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Adding the Fidel Android SDK to Your Kotlin Android Application

Fidel's real-time transaction monitoring allows you to monitor your customers' purchasing patterns. The first step, is of course, for customers to opt-in their credit cards for tracking at your locations. Dealing with card numbers opens up a requirement of "PCI Compliance." This is the Payment Card Industry Security Standard and requires regular security checks to ensure your systems are adequately protected.

If your systems are not PCI compliant, or you'd rather not worry about handling card numbers for real-time transactions, you can use Fidel's PCI compliant SDKs to link the cards. Thus absolving you of any security requirements for the process. Our documentation walks through the steps to add our SDK to a Java-based Android app, so in this post, we'll use Kotlin to accomplish the same.

Kotlin Android App

To add the SDK to an application, we'll build a basic "Hello World" Android app.

In Android Studio, start a new project:

Create an empty Activity from the templates:
Screenshot of Android Studio Activity creation

Finally, name your application, choose Kotlin as your language, and use API 19 or higher (or use legacy support libraries to support older versions of Android).
Screenshot of Android Studio Project configuration

Android Studio will chug for a bit but will create the working "Hello World" application for you.

Running the 'Hello World' app on your phone.

If you are new to Android development, you'll need to setup ADB debugging on your phone, and connect your phone to your computer. You can then click the "run" button in Android Studio to start the Hello World app:
start app

The app will soon start up on your phone:
screenshot of app running on phone

Adding in the Fidel SDK

Adding the Fidel SDK is easy: while the instructions in the documentation are for Java - Android Studio converts the code into Kotlin for you.

Let's walk through all of the steps we need to walk through to add the Fidel Card linking SDK to our sample app. Following the documentation, we need to:

  1. Add maven { url 'https://jitpack.io' } to our repositories section of our build.grade file.
  2. Add implementation 'com.github.FidelLimited:android-sdk:1.3.1' to the App build.gradle dependencies.
  3. Since you've updated your dependencies - sync your project.
    Sync Project
  4. Now we can begin adding in our code to the MainActivity (and update the apiKey with your public key and the appropriate programId). You can find all this information in your Fidel Dashboard.
Fidel.apiKey = "pk_test_6e94da6f-145a-47db-b56b-f1314e74aa2e"
Fidel.programId = "f8d6890e-145d-46ea-b66f-afacfd954580"
  1. Now we add the Company name, privacy policy and deletion instructions. I also added the country parameter in this step:
Fidel.companyName = "Star Wars Quotes" // default: "Company Name".
Fidel.privacyURL = "https://media.giphy.com/media/4560Nv2656Gv0Lvp9F/giphy.gif"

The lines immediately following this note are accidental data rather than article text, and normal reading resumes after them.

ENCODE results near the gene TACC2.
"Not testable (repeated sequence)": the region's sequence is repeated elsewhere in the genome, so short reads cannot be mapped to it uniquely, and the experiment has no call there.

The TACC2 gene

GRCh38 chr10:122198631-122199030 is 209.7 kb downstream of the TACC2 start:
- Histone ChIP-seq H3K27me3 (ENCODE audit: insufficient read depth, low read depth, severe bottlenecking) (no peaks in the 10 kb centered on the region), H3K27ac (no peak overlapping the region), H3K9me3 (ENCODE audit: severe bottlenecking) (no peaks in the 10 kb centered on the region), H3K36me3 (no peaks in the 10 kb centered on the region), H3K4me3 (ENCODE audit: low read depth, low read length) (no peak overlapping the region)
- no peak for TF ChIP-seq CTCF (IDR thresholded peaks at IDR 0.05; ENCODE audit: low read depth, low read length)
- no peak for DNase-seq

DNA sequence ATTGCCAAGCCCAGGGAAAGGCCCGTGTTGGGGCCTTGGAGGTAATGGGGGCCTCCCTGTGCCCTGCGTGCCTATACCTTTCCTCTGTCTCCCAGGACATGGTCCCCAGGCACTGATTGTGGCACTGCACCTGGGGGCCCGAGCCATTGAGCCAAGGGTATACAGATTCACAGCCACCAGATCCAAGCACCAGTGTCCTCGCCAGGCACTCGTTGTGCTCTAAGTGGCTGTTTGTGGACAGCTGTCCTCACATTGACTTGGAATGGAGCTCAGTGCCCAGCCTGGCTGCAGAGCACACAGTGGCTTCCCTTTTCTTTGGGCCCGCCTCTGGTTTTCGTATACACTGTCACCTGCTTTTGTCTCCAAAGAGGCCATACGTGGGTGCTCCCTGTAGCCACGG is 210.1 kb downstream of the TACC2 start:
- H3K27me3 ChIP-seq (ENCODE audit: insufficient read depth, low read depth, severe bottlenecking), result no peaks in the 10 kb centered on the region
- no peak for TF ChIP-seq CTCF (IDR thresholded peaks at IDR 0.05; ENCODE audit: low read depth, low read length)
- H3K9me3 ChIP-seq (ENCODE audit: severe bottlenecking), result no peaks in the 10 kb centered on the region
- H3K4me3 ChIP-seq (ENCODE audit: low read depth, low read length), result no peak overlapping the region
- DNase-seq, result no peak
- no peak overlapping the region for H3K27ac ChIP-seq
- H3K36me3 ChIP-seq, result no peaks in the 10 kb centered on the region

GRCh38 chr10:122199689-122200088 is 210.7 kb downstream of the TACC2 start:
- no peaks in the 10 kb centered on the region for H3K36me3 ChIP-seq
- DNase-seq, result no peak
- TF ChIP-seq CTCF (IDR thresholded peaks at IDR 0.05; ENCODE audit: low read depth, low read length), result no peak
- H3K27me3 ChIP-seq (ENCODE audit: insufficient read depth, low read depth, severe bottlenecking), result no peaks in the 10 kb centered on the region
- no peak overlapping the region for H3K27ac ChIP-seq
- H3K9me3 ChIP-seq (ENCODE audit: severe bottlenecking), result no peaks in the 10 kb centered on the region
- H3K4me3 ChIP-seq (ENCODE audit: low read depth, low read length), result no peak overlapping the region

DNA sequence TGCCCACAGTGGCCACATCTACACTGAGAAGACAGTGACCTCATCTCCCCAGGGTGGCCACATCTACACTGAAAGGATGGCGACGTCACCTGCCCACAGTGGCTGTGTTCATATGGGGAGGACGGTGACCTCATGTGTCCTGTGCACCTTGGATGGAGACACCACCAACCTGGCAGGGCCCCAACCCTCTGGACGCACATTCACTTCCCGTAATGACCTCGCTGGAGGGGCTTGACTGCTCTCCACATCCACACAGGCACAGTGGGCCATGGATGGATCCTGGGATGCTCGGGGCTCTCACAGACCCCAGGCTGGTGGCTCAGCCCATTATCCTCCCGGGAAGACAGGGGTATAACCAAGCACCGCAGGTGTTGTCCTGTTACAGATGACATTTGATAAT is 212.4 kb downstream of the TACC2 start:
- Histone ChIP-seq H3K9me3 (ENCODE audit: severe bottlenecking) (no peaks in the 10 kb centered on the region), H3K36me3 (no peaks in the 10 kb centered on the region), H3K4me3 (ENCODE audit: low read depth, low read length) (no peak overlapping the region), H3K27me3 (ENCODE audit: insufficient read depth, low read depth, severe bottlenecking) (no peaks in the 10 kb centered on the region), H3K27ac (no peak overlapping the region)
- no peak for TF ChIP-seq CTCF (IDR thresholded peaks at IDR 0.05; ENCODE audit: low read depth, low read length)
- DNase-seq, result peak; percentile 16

// Maximum 60 characters, default: "going to your account settings."
Fidel.deleteInstructions = "https://media.giphy.com/media/DrDePYcSohIFG/giphy.gif" 
Fidel.country = Fidel.Country.UNITED_KINGDOM;
  1. Paste in the result card response:
override fun onActivityResult(requestCode: Int, resultCode: Int, data: Intent?) {
    super.onActivityResult(requestCode, resultCode, data)
    if (requestCode == Fidel.FIDEL_LINK_CARD_REQUEST_CODE) {
        if (data != null && data.hasExtra(Fidel.FIDEL_LINK_CARD_RESULT_CARD)) {
            val card = data.getParcelableExtra<Parcelable>(Fidel.FIDEL_LINK_CARD_RESULT_CARD) as LinkResult?
            Log.d("d", "CARD ID = " + card!!.id)
        }
    }
}
  1. Finally, make sure to present the Fidel activity:
Fidel.present(this@MainActivity)

That is all there is to it - your app is now ready to run!

Screenshot of Fidel SDK running on an Android

Card Linking on Android

There are 2 techniques to link your card with the Android SDK:

  1. The traditional way of entering the long card number/expiration date/CCV. Note also that if you have cards stored in Google Pay - your phone will attempt to autofill this for you. This is convenient for your customers, but real cards will fail in the Fidel test environment:
    Screenshot of Fidel SDK running on an Android with Google Pay autofill

Entering a test number will sync with the Fidel backend:
Manually entering a card number
immediately synced in Fidel

  1. The Android SDK also has an optical card reader. By giving the application permission to use the camera:
    card scanning with the camera

The library in use does not appear to work for test cards found in a Google image search, but it does work with real cards.

Conclusion

With just a few lines of code, you can add the Fidel Android SDK to your application to allow your customers fast and easy sign up into your card linking service. Because the card numbers never touch your system, and the Fidel SDK is entirely PCI compliant, there are no security risks to you or your customers.

Let us know how you are using the Android SDK in your app over in the community forum.